During the second set, Sturgill demonstrated his amazing mastery of multiple music genres, both on guitar and with his voice. Sturgill has the range and vocal authority to stop a man dead in his tracks wether it is a slower sultry pop song like "Rewind", a radio friendly song like "Change" or a powerful jam that incorporates his entire arsenal found in the song "Them Changes"
As a blessing along with credibility to move on to the national scene, legendary saxophone player Karl Denson, a Terrestrial Records artist who has recorded with Lenny Kravitz and is a founding member of The Greyboy Allstars, joined the group on stage, causing the audience to go wild. Through Denson's action you couldn't help but get a sense that Four Finger Five is a band worth taking notice. Oftentimes during individual solos from the core members, Denson would be beaming, looking on proudly like an adoring parent. And Denson has reason to act that way, band members credit his involvement as one of the reasons for its new found success.
If you are looking for a band that can blend all genre's of music in a soulful groove while displaying evidence of roots rock, blues and jazz, look no further. Four Finger Five offers a high-energy sophisticated musical style that will amaze any audience. But don't take my word for it, check out the groups recent release titled "Enormous Pocket", a teaser for what's to come as this group shows the nation what West Michigan has to offer. - On The Town Magazine

"Four Finger Five to Perform at Bells"

'Four Finger Five to perform at Bell's

By Sara Johnson
A & E Writer
February 02, 2006

People will have the opportunity to groove this Friday to the musical combination of rock, soul and jazz of the band Four Finger Five at Bell’s Brewery.About three years ago, Joe Sturgill, Mike Phillips and Steve Harris formed a band called Funktion, according to 21-year-old Mike Phillips. Sturgill played guitar and held vocal duties, Phillips played bass and Harris played the drums. After adding saxophone player Jim VanBemelen, the former band Funktion changed their name to The Elements.Another band already had The Elements band name, so they then decided on the current moniker, Four Finger Five. The name stuck because it was catchy and spontaneous. In addition, keyboardist Gerry Mattei joined and completed the band, Phillips said.For almost a year now, the rock band has been touring around Michigan. They have performed in the cities of Detroit, Muskegon, Grand Haven, Big Rapids, Ann Arbor and Kalamazoo.Phillips said that Kalamazoo is a great music community full of diversity.“A lot of people are pretty open to different types of music,” Phillips said. “You can go to Bell’s, Corner Bar, or Boomerang’s. There’s always music playing somewhere. It might not be your type of music, but there’s music everywhere.”Four Finger Five performs mainly original material. However, the band also does cover groups such as The Beatles, Soulive, Stevie Wonder and The Talking Heads. They might occasionally play covers, but Phillips emphasizes the groups originality.“Change,” one of the group’s original tunes, features the line: “The only thing that ever stays the same is change.”“No matter what, change will always happen. You always have to be open to change,” Phillips said.Music is the perfect way to relax from the hectic times, he said.“Music is a getaway,” Phillips said. “Whether I’m stressed, or whether I’m happy, upset — whatever the mood I’m in — there’s always a certain type of music that I tend to go to relieve me. It’s kind of like medication; different medication for different problems.”Phillips said that Sturgill is the leader of the band because he puts a lot of time and money into the band. However, the entire Four Finger Five band works together to develop their songs. They try to stray away from having a frontman because each member contributes significantly to the sound, he said.“There’s no ‘I’ in team,” Phillips said. “We’re all together on the same page.”Four Finger Five’s original tunes end up being part of an improvisational experience. One member might start going off on his own and the band will follow, Phillips said. That really grabs the attention of the crowd and makes them dance.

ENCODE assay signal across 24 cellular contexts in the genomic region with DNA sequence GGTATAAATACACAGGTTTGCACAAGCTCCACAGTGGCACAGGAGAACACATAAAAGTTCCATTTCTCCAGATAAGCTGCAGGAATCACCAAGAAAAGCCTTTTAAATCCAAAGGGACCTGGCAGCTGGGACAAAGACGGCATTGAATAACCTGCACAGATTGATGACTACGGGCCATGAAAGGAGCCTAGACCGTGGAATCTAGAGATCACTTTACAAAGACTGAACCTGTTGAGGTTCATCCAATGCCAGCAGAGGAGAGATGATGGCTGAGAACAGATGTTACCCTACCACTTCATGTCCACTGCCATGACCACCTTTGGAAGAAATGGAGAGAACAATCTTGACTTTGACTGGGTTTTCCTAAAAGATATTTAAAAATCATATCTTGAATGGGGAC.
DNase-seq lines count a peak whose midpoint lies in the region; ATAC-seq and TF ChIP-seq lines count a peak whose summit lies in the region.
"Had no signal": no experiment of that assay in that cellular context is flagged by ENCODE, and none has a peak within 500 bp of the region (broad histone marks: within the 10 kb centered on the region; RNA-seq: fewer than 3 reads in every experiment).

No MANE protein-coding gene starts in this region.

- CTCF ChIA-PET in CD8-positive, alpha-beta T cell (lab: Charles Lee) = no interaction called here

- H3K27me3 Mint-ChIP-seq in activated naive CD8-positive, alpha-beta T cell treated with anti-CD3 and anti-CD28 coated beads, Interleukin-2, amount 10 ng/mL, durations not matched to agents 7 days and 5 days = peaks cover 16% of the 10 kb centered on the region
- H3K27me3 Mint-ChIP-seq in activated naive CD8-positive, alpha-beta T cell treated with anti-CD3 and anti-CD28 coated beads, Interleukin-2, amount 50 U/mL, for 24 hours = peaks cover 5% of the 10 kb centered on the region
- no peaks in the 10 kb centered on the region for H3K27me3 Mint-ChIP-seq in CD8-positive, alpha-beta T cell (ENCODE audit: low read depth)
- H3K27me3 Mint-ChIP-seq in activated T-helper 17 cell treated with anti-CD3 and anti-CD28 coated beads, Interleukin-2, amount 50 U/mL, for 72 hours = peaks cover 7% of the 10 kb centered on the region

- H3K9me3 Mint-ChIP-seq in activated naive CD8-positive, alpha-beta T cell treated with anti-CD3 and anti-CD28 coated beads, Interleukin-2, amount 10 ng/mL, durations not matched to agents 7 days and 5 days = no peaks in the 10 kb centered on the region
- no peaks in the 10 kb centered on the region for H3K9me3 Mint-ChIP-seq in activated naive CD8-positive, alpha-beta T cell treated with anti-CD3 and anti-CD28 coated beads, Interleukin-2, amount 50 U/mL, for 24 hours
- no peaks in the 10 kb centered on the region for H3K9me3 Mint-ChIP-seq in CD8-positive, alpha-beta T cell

“It’s always high energy,” Phillips said. “It’s always spontaneous. We have our set songs and we do a lot of improv. So we never know where a song can go.”

Four Finger Five has their heads in the right place, he said.“We’re well-rounded musicians opposed to being strictly one type, one genre,” Phillips said. “We’re not about image, like the way a lot of bands try to be. [They] try to get girls or the whole rock musician-type thing. We’re all cool, real laid back, level-headed people that love music.”Four Finger Five will be performing at 9:30 p.m. Friday at Bell’s Brewery, located at 355 E. Kalamazoo Ave. Patrons must be 21 or older with a valid ID, and cover charge is $3. For more information, contact Phillips at To sample the music, visit the band’s Web site at

- Western Herald


EP - Enormous Pocket, Terrestrial Records 2007
LP - Self-Titled, Terrestrial Records 2008
LP - 2:22, Independent Release 2009
LP - Soul In a Suitcase, Independent Release 2011



Grand Rapids, MI Rock/Pop/Soul trio Four Finger Five (Joe Sturgill guitar/vocals/keys, Steve Harris drums, Mike Phillips bass) first hit the scene in 2003. Since then, the trio’s dynamism and skill have earned them national recognition; earlier releases 2:22 (2010) and Four Finger Five (2008) led to a nod in Bill-board Magazine and charted the band on CMJ and Pandora.

True to their trademark style, Soul in a Suitcase is a strangely heady mix of driving rock riffs alongside catchy pop melodies, all tempered by lyrics that swing from love in bloom to middle-class political angst and back again. The band finds their middle ground between The Police, Red Hot Chili Peppers, and The John Mayer Trio, thanks to the odd mix of influences like Jay-Z, Genesis and Clapton.

Four Finger Five showcases their expertise as musicians and as producers with this latest collection, their most ambitiously recorded album to date, and their most musically diverse; mastered by Brian Lucey (The Black Keys, O.A.R.), Soul in a Suitcase ultimately reveals an evolution in the bands’ sound, insistently showcasing a quiet darkness that pushes their appeal into a realm both wider and more distinct.